The opposite of open is closed.
We might never view ourselves as those who are closed off to blessings. But sometimes self-defeating behaviors are so habitual, we don’t even realize we’re pinching ourselves off from good stuff.
Like deflecting when a compliment comes our way.
Or feeling despondent when comparing our progress against another person’s.
We see the dark clouds so predominantly, we can fail to see the silver linings.
There is a false drumbeat that drives us to focus on what’s wrong, as if worrying makes us worthy of good. This could be the last vestiges of religion or our cultural upbringing.
As if beating ourselves up when we fail is proof that we mean well.
(And to whom are we trying to prove that we mean well. Ourselves?)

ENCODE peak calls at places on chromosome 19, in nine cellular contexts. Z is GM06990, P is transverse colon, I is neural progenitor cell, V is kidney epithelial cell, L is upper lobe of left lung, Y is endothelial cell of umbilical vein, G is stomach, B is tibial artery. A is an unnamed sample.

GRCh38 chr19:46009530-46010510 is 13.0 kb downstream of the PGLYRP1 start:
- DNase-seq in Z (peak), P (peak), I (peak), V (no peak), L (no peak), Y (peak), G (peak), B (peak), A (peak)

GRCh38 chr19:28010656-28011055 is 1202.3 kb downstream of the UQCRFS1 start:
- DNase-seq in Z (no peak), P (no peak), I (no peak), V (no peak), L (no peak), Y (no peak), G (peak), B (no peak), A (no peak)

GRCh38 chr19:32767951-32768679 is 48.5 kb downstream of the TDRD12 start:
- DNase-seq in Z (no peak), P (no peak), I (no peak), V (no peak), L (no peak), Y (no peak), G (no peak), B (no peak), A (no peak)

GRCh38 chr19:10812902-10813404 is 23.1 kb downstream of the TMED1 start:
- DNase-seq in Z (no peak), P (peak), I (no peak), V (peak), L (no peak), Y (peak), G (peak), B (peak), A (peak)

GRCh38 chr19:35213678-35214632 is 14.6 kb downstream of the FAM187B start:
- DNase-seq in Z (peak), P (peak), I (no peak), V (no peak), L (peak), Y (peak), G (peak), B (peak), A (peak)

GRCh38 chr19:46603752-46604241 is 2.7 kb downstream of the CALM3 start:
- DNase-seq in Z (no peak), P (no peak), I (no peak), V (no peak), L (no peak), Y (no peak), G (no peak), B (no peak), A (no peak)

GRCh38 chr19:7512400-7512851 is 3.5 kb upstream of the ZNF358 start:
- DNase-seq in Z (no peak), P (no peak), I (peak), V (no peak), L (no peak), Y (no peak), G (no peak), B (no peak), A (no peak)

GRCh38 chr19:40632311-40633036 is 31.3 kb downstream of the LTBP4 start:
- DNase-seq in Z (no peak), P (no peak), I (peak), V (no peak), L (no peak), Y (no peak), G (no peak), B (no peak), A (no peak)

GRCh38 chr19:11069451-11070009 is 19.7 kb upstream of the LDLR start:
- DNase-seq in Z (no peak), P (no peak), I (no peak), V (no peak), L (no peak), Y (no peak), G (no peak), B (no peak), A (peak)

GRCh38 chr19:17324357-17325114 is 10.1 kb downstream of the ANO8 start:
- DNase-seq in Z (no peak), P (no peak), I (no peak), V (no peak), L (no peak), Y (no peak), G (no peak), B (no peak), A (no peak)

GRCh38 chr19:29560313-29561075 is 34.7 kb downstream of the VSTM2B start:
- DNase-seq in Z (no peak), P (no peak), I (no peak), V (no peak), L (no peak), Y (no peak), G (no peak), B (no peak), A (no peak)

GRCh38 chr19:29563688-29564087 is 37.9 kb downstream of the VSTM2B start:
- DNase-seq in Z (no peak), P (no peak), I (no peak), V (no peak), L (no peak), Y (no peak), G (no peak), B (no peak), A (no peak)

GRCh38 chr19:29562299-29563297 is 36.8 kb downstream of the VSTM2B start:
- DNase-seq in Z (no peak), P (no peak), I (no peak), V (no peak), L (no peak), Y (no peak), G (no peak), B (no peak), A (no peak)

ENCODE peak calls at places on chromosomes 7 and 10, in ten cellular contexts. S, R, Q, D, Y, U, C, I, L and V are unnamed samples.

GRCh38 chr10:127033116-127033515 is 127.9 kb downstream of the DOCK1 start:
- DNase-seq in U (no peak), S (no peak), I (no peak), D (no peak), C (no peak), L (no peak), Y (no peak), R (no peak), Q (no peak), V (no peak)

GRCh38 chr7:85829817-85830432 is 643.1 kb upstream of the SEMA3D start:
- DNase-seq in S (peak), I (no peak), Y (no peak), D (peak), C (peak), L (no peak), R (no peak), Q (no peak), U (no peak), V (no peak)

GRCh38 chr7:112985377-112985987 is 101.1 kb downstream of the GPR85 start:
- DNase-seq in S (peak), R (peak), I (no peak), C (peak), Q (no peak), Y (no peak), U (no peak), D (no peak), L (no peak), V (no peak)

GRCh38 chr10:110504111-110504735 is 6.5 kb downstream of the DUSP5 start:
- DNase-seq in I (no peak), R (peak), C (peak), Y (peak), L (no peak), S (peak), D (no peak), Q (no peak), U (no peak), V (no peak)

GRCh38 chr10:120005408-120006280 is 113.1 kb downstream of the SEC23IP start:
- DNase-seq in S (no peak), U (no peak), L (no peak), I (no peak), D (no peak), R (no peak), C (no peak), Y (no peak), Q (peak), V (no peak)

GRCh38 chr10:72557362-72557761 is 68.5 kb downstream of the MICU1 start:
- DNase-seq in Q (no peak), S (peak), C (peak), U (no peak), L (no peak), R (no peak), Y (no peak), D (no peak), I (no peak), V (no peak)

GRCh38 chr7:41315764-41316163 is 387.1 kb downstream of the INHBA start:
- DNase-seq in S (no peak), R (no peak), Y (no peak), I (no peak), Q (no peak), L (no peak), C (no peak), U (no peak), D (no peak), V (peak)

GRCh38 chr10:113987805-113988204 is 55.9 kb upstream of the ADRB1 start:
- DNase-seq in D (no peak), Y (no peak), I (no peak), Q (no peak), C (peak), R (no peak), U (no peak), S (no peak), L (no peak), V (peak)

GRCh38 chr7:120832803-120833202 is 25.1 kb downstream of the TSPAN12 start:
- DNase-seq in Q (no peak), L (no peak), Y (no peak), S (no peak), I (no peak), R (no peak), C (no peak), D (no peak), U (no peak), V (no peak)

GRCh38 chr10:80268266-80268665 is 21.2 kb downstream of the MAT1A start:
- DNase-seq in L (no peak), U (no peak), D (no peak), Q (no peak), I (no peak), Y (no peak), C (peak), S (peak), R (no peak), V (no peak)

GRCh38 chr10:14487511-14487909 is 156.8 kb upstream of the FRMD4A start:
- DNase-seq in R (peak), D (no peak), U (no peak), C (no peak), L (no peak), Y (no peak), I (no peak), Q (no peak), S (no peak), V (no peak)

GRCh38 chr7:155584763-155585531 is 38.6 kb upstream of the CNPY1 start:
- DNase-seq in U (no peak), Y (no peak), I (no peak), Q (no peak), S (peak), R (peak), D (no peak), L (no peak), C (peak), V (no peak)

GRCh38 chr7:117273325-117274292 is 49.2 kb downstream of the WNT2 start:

Hyper-focusing on where we think we fall short is a faulty, preemptive strike to forestall the pain of others noticing our lack. Especially silly since most are too busy looking at their own to be bothered with ours!
Such a hefty price-tag we impose upon our imperfections! And all the while, grace and mercy and kindness and love surround us.
Just waiting for us to give ourselves a break and open our hearts.
And let the sunshine in.
Some thoughts on being open…and being closed…in this week’s video:
I hope the thoughts you think these next two weeks are healing ones. As the scriptures say, “Thought of peace and not of evil…to give you a future and a hope.” (Jeremiah 29:11)
That passage refers to the way God (the Universe, Source – however you wish to call the Divine) thinks about us.
And if God thinks that way, shouldn’t we also?
In fact, the reason negative self-talk feels so horrible is because it is in direct conflict with the Almighty.
Let’s stop voting against our inner being, which always thinks thoughts of love about you.
(And everyone else, too.)